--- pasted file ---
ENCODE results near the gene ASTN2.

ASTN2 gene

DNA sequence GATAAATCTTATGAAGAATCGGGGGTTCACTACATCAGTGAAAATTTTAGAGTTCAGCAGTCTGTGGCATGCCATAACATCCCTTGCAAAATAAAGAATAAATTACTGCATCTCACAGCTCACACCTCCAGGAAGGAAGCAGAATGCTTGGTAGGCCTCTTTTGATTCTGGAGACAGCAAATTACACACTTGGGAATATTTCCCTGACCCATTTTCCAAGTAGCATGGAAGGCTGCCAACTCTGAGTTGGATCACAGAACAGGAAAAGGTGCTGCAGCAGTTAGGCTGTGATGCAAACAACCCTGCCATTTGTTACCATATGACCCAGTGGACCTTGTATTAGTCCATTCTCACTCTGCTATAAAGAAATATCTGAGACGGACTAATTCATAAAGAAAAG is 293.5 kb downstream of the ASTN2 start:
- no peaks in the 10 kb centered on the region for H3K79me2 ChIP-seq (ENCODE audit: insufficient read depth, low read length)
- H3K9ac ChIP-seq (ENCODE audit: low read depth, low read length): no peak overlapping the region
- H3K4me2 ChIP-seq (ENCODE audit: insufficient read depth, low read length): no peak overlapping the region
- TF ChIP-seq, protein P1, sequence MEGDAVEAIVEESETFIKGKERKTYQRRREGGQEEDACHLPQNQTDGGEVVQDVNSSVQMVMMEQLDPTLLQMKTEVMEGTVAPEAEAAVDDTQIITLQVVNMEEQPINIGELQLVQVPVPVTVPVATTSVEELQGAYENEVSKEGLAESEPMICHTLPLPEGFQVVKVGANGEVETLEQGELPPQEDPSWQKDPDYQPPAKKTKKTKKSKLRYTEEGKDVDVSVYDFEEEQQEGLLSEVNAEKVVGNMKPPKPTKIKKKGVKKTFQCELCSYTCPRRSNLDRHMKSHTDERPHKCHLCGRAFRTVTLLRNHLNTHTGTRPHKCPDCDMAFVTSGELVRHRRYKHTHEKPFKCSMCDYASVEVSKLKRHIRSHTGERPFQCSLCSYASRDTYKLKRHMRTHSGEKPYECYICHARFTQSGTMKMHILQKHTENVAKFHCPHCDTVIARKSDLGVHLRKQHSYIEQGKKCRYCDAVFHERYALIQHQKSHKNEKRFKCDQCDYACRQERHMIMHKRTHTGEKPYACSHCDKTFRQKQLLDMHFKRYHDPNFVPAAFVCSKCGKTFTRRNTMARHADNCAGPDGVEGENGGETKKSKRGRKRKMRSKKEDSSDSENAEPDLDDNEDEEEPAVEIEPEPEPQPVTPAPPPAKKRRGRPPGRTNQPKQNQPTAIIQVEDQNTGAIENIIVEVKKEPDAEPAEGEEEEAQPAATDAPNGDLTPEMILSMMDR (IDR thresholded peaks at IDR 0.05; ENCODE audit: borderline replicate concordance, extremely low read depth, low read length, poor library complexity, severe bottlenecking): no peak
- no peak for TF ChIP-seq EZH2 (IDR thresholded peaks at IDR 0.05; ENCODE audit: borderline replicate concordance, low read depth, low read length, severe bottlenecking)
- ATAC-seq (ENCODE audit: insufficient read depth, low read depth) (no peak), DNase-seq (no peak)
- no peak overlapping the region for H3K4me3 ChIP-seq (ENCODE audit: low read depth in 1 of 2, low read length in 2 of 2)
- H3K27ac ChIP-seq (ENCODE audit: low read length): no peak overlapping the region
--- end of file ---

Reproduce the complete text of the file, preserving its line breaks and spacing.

ENCODE results near the gene ASTN2.

ASTN2 gene

DNA sequence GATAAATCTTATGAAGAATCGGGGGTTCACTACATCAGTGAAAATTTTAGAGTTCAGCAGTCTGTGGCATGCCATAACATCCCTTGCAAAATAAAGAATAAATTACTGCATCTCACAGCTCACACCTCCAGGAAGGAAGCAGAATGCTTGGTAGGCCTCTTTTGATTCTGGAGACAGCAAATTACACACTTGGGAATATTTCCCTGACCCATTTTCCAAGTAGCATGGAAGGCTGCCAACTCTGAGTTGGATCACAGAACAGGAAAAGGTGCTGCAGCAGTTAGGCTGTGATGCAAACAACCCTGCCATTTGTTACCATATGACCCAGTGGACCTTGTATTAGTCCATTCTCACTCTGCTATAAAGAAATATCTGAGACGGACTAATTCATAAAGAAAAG is 293.5 kb downstream of the ASTN2 start:
- no peaks in the 10 kb centered on the region for H3K79me2 ChIP-seq (ENCODE audit: insufficient read depth, low read length)
- H3K9ac ChIP-seq (ENCODE audit: low read depth, low read length): no peak overlapping the region
- H3K4me2 ChIP-seq (ENCODE audit: insufficient read depth, low read length): no peak overlapping the region
- TF ChIP-seq, protein P1, sequence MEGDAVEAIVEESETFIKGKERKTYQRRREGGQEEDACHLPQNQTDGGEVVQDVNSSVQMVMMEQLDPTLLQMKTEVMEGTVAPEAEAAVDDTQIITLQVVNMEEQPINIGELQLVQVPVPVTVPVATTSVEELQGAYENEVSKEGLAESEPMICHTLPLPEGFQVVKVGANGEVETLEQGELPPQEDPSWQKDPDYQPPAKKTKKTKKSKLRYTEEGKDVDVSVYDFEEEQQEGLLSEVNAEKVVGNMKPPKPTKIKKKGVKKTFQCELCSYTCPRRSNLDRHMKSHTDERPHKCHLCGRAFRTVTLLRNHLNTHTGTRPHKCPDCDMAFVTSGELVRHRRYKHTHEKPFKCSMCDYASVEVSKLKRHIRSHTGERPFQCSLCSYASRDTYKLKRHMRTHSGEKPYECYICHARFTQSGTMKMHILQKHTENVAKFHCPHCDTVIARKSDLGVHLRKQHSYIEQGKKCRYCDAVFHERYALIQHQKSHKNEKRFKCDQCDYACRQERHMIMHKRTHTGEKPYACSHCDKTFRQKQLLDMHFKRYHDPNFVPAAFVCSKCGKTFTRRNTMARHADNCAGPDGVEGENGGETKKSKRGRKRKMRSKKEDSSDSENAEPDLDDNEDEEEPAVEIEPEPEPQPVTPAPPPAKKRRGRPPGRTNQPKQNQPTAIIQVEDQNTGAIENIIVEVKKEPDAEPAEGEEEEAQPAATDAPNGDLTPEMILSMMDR (IDR thresholded peaks at IDR 0.05; ENCODE audit: borderline replicate concordance, extremely low read depth, low read length, poor library complexity, severe bottlenecking): no peak
- no peak for TF ChIP-seq EZH2 (IDR thresholded peaks at IDR 0.05; ENCODE audit: borderline replicate concordance, low read depth, low read length, severe bottlenecking)
- ATAC-seq (ENCODE audit: insufficient read depth, low read depth) (no peak), DNase-seq (no peak)
- no peak overlapping the region for H3K4me3 ChIP-seq (ENCODE audit: low read depth in 1 of 2, low read length in 2 of 2)
- H3K27ac ChIP-seq (ENCODE audit: low read length): no peak overlapping the region